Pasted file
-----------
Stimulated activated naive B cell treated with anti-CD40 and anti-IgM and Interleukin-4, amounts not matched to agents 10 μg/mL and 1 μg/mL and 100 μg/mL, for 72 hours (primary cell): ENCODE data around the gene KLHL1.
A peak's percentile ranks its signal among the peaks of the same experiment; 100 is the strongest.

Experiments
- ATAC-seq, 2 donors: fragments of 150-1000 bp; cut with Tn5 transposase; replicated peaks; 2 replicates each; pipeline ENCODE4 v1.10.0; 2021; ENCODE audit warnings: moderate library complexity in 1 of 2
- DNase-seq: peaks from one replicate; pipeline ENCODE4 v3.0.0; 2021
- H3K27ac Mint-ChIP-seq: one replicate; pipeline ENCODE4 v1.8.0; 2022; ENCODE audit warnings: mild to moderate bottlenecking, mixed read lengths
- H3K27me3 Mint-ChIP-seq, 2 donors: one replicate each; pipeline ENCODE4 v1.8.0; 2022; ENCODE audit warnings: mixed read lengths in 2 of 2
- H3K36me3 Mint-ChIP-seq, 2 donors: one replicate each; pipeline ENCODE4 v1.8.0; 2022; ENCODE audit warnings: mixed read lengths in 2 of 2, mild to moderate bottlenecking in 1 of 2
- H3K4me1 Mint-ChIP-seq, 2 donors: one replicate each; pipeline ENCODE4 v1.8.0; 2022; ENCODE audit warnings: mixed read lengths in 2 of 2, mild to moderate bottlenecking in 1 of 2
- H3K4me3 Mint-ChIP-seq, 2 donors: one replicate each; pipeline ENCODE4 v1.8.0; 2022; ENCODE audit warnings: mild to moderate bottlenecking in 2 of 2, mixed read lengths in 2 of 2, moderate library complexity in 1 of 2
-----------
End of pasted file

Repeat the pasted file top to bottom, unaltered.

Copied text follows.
Stimulated activated naive B cell treated with anti-CD40 and anti-IgM and Interleukin-4, amounts not matched to agents 10 μg/mL and 1 μg/mL and 100 μg/mL, for 72 hours (primary cell): ENCODE data around the gene KLHL1.
A peak's percentile ranks its signal among the peaks of the same experiment; 100 is the strongest.

Experiments
- ATAC-seq, 2 donors: fragments of 150-1000 bp; cut with Tn5 transposase; replicated peaks; 2 replicates each; pipeline ENCODE4 v1.10.0; 2021; ENCODE audit warnings: moderate library complexity in 1 of 2
- DNase-seq: peaks from one replicate; pipeline ENCODE4 v3.0.0; 2021
- H3K27ac Mint-ChIP-seq: one replicate; pipeline ENCODE4 v1.8.0; 2022; ENCODE audit warnings: mild to moderate bottlenecking, mixed read lengths
- H3K27me3 Mint-ChIP-seq, 2 donors: one replicate each; pipeline ENCODE4 v1.8.0; 2022; ENCODE audit warnings: mixed read lengths in 2 of 2
- H3K36me3 Mint-ChIP-seq, 2 donors: one replicate each; pipeline ENCODE4 v1.8.0; 2022; ENCODE audit warnings: mixed read lengths in 2 of 2, mild to moderate bottlenecking in 1 of 2
- H3K4me1 Mint-ChIP-seq, 2 donors: one replicate each; pipeline ENCODE4 v1.8.0; 2022; ENCODE audit warnings: mixed read lengths in 2 of 2, mild to moderate bottlenecking in 1 of 2
- H3K4me3 Mint-ChIP-seq, 2 donors: one replicate each; pipeline ENCODE4 v1.8.0; 2022; ENCODE audit warnings: mild to moderate bottlenecking in 2 of 2, mixed read lengths in 2 of 2, moderate library complexity in 1 of 2